Cash Drennan, 17 years old, is a junior at Ballinger High School. His sister, Keni Jo, is 13 years old and in 8th grade. Their sister, Deesa, is 10 years old and in 5th grade. Their cousin, Kenli Schwadner, is 11 years old in 5th grade. The one thing that they have in common, other than being family, is that they are all members of the Runnels County 4H club and they all show lambs in livestock shows around the state. The 4H’ers show fine wool, medium wool and fine wool cross.

Cash has been showing lambs for 9 years. Tara Drennan, the mother of the 3 siblings, says that they are the 3rd generation of the family to show lambs, “My father showed lambs, my sister and I showed lambs in New Mexico, and now our kids show lambs.”

The kids are what seem to constitute of the typical 4H’er; They show animals but also have numerous other endeavors. Cash plays football and basketball on Ballinger’s varsity team, he is in the band, is a member of FFA, a member of Rotary Interact, of DECA, participates in the 4H skillathon and also takes college courses. Cash is also president of the 4H club. Keni Jo participates in Duds to Dazzle, food challenge, 4H photography and the skillathon. Deesa shows lambs and she also participates in 4H photography, livestock judging, food challenge and Duds to Dazzle.

For a family as busy as the Drennans, Cash has found a way to make it all work, “It’s not hard, you just have to manage your time, really. I’m pretty good at keeping it all balanced.” This is the 9th year that Cash will be showing lambs so he’s become an old hand at it and helps the others. But he says with 18 lambs, it’s about more than just each kid and their lambs, “Everyone takes part as a team. One person makes the bucket of feed, one person pours the bucket, one person fills the water, one person feeds the dog and so on. We all pull together.” Tara and her husband, Charlie, also pitch in every day to help out. Tara and Charlie do the trimming of the lambs for the shows. The kids wash the lambs. Everyone has a multiple roles to play in the daily work.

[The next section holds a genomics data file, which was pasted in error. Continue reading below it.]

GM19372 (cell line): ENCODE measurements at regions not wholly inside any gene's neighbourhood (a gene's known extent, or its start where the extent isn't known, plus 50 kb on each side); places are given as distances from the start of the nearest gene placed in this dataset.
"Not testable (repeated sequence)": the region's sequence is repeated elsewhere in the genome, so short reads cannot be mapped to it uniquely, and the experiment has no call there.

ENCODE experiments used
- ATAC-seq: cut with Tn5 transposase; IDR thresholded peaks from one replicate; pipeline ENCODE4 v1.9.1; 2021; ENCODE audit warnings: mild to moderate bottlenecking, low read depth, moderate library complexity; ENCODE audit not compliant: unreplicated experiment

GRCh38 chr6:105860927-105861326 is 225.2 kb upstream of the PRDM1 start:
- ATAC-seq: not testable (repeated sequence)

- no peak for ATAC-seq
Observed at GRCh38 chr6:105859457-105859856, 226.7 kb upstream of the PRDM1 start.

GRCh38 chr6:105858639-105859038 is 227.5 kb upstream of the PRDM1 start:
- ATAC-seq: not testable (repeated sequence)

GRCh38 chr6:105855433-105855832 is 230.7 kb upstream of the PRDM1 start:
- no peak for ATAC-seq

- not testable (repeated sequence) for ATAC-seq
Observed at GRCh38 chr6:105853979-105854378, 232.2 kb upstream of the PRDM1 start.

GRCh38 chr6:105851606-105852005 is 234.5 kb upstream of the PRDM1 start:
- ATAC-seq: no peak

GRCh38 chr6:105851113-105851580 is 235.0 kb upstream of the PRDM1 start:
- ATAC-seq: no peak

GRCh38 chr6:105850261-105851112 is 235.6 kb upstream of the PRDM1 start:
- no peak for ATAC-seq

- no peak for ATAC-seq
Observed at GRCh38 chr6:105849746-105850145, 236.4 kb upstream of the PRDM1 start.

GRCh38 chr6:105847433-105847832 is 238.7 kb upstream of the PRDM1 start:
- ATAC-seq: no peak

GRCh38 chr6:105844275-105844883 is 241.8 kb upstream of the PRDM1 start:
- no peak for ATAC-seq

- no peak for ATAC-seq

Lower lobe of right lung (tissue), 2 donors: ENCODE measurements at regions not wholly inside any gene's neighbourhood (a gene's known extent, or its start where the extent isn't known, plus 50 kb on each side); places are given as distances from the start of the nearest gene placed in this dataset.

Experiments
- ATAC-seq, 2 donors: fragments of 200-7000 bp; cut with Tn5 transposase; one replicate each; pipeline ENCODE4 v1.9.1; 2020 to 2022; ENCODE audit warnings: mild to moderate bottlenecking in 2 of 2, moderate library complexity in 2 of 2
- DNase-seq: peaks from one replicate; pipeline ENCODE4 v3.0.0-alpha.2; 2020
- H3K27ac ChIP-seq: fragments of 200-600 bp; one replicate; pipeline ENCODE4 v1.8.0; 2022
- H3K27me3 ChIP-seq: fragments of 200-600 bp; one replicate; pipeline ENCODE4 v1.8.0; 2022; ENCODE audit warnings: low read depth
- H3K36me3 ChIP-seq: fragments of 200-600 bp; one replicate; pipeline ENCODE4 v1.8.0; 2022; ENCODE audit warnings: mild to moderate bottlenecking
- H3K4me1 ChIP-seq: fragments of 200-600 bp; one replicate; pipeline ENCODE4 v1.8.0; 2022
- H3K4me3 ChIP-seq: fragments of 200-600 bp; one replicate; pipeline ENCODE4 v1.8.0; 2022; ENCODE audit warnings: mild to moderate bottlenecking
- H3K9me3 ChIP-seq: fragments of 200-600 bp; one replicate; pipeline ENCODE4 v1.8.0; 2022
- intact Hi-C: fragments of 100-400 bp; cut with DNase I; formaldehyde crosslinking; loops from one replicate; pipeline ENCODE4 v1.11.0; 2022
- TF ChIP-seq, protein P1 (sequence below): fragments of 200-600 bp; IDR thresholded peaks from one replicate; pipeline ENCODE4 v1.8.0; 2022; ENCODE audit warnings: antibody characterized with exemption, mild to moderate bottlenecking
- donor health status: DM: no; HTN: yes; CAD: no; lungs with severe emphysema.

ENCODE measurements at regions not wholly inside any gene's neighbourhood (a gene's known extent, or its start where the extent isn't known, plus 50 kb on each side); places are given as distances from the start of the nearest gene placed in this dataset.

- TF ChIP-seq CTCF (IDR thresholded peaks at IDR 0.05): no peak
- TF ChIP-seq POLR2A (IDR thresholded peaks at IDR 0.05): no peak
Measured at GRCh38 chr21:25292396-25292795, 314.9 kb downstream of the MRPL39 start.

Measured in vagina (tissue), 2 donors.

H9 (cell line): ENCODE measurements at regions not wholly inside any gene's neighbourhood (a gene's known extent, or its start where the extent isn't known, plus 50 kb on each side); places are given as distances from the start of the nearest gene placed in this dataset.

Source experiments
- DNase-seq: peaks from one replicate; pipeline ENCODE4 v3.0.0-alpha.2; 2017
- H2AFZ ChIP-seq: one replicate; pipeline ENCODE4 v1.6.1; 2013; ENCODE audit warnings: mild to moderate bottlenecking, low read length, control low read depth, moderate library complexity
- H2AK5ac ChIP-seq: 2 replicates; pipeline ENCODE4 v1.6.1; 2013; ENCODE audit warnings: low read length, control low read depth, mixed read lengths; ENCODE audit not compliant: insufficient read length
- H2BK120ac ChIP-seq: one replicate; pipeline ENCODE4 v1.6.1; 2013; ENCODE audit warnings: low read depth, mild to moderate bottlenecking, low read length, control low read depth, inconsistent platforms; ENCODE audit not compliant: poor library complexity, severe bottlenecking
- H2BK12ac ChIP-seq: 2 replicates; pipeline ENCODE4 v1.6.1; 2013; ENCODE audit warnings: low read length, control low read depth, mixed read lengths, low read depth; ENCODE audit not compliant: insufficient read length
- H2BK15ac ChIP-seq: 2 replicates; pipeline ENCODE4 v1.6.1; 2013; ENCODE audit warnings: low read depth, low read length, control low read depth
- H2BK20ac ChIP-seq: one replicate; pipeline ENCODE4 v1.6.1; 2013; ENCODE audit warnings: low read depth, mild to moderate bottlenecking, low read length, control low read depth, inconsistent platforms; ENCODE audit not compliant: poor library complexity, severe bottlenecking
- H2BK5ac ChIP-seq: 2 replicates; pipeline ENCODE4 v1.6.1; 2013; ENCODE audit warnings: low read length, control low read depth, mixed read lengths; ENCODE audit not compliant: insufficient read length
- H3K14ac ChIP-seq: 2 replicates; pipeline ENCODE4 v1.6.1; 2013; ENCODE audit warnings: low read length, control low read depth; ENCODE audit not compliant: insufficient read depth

It’s obvious when you see the kids in action that their system works like a finely tuned machine. The lambs’ pens are clean and orderly, there aren’t pieces of equipment or supplies lying around the area because each item and the supplies are in the place designated for them.

While I’m there, the kids each get a lamb, put a halter on it and lead them to the lamb walker machine. There is no bickering or disagreements. It’s done with quiet efficiency, just one of the many jobs that they do every day to raise top quality show animals.

Raising one or two show animals is expensive. Raising 18 – 20 lambs every year is mind-numbingly expensive. The Drennan’s buy some of their lambs but Tara’s dad also helps out, “Dad will purchase lambs and send them to us because he showed and he knows how it is.” Their feed bill alone usually runs about $500 per month and that doesn’t include specialty feed as show season approaches. “The feed is already mixed. Closer to show will be special feed such as barley or corn depending on if the sheep needs more muscle,” Cash points out.

This is Kenli’s first year judging. She lives in Ballinger but keeps her lambs at the Drennan’s farm. It’s obvious that she’s having fun and enjoying the work. She says that every day can be a learning experience, “I have two fine-wool lambs. It was a bit more work than I was expecting. The most exciting part of it is getting to show my animal this year. I was surprised at how stubborn the lambs can be but it gets easier the more that you work with them. I have one lamb that doesn’t want to walk unless there is another lamb right in front of it.”